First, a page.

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Between Monday 02 March 2020 and Monday 09 March 2020, misinformation about Authorities has increasead whereas misinformation about Other has reduced.

The Fact-checking Observatory is an automatic service that collects misinforming content on Twitter using URLs that have been identified as potential misinformation by fact-checking websites. Using this data, the Fact-checking Observatory automatically generates weekly reports that updates the state of misinformation spread of fact-checked misinformation on Twitter.

This analysis is limited to URLs identified by Fact-checking organisations. The collected data only consist of non-blocked Twitter content and may be incomplete.

This report updates the status of misinformation spread between Monday 02 March 2020 and Monday 09 March 2020.

36,553 Misinforming Tweets
New:+2,219 Trend:-10,993
5,669 Fact-checking Tweets
New:+1,921 Trend:+1,288
10,803 Fact-checks
98 Fact-checking Organisations

Key Content and Topics

During the period between Monday 02 March 2020 and Monday 09 March 2020, 2,219 new URLs have been identified as potential misinforming content. Out of the 7 topics identified by Fact-checking organisations (Figure 1), most of the new shared URLs were about Authorities with an increase of +1,979 compared to the previous total spread for the same topic. The topic that saw the least increase in spread compared to the previous period total spread was Symptoms with a change of +38 compared to the previous total spread for the same topic.

The topics used for the analysis are obtained from the COVID-19 specific fact-check alliance database and are defined as follows:

  1. Authorities: Information relating to government or authorities communication and general involvement during the COVID-19 pandemic (e.g., crime, government, aid, lockdown).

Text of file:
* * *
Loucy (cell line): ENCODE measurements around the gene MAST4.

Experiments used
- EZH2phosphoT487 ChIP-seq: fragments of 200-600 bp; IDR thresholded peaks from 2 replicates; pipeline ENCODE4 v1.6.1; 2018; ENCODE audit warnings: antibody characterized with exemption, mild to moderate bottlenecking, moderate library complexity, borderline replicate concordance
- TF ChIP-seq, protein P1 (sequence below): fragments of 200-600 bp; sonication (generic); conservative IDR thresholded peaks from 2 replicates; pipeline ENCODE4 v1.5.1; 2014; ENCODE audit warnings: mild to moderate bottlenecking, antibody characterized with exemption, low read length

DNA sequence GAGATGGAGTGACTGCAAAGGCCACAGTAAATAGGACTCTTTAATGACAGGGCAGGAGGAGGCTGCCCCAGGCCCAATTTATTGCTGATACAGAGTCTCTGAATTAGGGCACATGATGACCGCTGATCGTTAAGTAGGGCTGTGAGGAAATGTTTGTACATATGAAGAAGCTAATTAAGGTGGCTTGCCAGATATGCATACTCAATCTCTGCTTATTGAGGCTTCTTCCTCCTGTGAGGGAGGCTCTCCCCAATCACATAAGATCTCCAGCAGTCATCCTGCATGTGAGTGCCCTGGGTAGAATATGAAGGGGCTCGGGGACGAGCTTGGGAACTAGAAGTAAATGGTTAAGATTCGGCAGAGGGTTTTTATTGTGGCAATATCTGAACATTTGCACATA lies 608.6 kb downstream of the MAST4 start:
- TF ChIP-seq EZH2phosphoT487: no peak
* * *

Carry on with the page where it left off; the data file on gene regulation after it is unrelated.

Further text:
2. Causes: Information about the virus causes and outbreaks (e.g., China, animals).
  3. Conspiracy theories: COVID-19-related conspiracy theories (e.g., 5G, biological weapon).
  4. Cures: Information about potential virus cures (e.g., vaccines, hydroxychloroquine, bleach).
  5. Spread: Information relating to the spread of COVID-19 (e.g., travel, animals).
  6. Symptoms: Information relating to symptoms and symptomatic treatments of COVID-19 (e.g., cough, sore throat).
  7. Other: Any topic that does not fit directly the aforementioned categories.

In relation to the previous week, the topic that saw the biggest relative spread change was Authorities with a change of +1,036 compared to the previous total spread for the same topic whereas the topic that saw the least relative change was Authorities with a change of -10,091 compared to the previous period.

The all time most important topic is Other with a total of 16,021 URL shares and the least popular topic is Symptoms with 584 shares (Figure 2).

Figure 1: Topic Importance.

Figure 2: Amount of topic shares per week.

The top misinforming content and fact-checking articles shared since the last report are listed in Table 1 and Table 2.

Misinforming URL Fact-check URL Topic Current Week Previous Week Total
https://www.worldometers.info/ Agencia Ocote Authorities 508 513 1523
https://www.nytimes.com/2020/03/04/us/politics/coronavirus-trump-obama.html PolitiFact Authorities 310 0 310
https://twitter.com/yanwang10508606/status/1236472761129807873 France 24 Observers Conspiracy Theory 138 0 138
https://mcmnt.com/vatican-confirms-pope-francis-and-two-aides-test-positive-for-coronavirus/ Rappler Other 116 575 691